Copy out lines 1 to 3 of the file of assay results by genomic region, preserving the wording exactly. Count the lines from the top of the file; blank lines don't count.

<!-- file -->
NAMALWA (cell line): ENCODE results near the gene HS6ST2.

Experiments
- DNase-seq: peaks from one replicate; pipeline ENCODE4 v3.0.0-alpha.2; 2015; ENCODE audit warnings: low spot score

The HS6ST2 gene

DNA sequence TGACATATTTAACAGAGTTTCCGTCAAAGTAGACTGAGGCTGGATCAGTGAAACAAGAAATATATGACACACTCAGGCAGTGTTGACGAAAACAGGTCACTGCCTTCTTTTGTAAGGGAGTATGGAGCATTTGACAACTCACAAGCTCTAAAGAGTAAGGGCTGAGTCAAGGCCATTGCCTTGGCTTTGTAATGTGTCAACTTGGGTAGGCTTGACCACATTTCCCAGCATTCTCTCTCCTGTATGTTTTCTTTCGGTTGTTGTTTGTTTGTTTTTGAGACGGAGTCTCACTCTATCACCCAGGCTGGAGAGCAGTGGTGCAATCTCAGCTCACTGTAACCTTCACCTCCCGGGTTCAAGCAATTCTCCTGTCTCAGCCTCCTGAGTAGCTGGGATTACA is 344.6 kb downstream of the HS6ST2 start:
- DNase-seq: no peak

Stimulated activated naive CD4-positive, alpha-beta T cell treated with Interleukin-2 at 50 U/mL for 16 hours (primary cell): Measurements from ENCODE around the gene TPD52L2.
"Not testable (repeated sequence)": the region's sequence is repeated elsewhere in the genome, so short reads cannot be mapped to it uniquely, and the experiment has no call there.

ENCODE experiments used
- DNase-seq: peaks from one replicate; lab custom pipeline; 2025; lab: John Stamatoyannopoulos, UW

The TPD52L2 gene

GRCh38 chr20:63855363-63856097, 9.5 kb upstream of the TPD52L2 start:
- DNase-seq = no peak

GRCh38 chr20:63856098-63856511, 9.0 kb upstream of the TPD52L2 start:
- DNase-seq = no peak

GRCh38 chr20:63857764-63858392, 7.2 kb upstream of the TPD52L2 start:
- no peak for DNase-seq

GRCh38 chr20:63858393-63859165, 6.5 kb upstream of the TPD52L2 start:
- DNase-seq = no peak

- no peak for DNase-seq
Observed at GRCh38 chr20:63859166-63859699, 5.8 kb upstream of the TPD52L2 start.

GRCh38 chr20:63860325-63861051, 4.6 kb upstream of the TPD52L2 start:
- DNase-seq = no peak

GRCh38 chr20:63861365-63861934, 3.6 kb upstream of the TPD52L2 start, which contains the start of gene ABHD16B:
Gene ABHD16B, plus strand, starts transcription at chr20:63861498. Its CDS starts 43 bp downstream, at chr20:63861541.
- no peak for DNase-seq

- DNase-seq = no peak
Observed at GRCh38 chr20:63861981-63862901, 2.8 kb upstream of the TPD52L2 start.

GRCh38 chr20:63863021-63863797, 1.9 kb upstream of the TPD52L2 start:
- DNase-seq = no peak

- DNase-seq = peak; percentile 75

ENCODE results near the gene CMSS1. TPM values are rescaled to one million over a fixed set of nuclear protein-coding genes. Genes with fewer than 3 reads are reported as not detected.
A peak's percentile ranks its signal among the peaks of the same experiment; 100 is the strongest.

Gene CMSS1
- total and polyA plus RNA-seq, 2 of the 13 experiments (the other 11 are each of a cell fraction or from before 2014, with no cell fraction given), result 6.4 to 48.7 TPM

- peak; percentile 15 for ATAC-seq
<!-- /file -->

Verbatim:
NAMALWA (cell line): ENCODE results near the gene HS6ST2.

Experiments
- DNase-seq: peaks from one replicate; pipeline ENCODE4 v3.0.0-alpha.2; 2015; ENCODE audit warnings: low spot score